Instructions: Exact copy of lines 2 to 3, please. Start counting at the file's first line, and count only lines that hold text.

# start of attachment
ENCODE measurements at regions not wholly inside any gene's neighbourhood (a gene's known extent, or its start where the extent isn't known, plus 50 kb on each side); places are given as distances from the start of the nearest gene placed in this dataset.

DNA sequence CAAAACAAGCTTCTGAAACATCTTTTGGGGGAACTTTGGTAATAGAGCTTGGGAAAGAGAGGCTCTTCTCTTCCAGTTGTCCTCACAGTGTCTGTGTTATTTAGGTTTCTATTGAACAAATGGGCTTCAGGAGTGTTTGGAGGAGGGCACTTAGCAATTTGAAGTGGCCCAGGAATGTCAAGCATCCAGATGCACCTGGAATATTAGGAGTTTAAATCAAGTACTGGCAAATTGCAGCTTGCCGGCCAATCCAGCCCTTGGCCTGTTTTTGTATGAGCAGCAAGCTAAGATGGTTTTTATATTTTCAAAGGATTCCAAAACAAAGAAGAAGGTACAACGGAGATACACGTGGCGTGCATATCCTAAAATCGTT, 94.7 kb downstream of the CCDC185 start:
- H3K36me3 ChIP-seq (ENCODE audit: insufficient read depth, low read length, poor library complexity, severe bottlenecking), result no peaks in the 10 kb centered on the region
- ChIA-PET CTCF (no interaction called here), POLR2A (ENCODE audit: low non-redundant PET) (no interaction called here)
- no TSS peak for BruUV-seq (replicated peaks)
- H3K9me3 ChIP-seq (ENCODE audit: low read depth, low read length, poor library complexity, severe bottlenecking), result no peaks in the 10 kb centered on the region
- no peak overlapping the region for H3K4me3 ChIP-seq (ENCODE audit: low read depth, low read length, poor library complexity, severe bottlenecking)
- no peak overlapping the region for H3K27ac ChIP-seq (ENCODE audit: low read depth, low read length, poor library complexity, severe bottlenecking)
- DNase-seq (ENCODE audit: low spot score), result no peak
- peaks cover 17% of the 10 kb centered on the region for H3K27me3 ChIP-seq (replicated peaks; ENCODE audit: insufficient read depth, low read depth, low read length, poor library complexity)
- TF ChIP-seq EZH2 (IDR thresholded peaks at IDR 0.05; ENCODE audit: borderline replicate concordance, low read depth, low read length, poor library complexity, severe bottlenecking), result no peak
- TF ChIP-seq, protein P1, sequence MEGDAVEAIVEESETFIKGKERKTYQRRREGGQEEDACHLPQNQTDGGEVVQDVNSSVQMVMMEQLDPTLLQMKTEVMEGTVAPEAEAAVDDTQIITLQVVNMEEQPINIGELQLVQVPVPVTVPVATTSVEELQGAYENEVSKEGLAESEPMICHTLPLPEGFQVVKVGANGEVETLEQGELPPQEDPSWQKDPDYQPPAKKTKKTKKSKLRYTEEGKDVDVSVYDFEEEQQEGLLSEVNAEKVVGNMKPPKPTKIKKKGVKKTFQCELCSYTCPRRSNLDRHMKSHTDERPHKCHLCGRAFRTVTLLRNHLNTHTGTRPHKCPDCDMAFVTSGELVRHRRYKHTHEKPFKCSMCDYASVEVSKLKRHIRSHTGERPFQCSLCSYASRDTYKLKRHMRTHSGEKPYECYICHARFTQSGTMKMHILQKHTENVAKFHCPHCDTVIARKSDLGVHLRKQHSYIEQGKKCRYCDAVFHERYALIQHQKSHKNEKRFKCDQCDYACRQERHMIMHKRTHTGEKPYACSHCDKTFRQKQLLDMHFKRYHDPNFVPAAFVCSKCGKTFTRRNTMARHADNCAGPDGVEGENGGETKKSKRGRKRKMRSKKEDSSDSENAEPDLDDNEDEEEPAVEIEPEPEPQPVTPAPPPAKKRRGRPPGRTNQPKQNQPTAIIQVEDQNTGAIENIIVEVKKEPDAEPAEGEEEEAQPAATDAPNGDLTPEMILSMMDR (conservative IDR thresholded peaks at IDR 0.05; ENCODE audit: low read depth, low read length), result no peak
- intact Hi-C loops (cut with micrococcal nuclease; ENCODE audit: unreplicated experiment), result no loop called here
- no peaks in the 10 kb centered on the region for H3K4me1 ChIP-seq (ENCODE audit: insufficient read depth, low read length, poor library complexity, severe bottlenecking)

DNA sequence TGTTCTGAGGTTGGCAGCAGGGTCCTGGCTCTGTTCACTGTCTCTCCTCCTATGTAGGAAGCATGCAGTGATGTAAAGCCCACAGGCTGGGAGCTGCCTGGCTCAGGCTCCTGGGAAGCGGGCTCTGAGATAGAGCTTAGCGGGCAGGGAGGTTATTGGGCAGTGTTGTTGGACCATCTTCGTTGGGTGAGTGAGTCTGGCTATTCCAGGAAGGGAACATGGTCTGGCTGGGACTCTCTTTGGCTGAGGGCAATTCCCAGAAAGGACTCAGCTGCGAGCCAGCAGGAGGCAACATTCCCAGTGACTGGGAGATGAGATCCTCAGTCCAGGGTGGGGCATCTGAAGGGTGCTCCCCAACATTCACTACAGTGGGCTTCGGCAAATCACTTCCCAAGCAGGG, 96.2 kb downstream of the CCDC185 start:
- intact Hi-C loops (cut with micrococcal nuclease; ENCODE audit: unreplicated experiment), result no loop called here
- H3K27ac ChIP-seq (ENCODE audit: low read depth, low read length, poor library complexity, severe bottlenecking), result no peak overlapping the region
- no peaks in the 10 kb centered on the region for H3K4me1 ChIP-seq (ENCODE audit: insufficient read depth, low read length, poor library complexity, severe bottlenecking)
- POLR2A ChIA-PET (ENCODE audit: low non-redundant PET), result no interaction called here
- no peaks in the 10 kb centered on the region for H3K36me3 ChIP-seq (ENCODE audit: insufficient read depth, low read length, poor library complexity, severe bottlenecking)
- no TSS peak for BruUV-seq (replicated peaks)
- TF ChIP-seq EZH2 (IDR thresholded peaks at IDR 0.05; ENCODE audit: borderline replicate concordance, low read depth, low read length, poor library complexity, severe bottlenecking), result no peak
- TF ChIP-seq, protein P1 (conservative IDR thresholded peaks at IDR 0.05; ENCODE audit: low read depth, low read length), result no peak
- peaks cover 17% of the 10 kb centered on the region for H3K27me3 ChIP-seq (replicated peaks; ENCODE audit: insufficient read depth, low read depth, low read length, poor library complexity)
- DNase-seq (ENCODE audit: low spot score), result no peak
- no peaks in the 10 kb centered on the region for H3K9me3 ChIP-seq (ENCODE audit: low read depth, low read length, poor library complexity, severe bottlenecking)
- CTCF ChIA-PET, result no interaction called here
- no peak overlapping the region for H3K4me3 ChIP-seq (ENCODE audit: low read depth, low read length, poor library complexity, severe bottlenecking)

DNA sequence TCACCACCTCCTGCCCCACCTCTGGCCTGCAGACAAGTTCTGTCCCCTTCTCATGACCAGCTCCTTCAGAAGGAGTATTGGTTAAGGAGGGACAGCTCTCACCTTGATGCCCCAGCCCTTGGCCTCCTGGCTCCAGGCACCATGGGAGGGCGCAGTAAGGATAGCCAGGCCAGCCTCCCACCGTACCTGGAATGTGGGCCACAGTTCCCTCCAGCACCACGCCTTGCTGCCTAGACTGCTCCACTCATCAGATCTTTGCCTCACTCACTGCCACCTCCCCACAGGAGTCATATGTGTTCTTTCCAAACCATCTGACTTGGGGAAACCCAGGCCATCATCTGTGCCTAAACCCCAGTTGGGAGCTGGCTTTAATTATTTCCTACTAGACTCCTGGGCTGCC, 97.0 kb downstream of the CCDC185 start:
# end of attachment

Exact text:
DNA sequence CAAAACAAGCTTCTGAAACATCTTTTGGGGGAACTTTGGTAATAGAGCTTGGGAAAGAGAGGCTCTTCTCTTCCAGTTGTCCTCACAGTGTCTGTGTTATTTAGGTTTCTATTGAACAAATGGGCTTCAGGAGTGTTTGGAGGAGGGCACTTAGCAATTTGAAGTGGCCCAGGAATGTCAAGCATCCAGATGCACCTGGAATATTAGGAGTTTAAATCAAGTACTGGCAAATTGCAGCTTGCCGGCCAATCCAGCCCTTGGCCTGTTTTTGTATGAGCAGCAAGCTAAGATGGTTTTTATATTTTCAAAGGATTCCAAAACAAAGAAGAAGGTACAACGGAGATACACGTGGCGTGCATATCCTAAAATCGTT, 94.7 kb downstream of the CCDC185 start:
- H3K36me3 ChIP-seq (ENCODE audit: insufficient read depth, low read length, poor library complexity, severe bottlenecking), result no peaks in the 10 kb centered on the region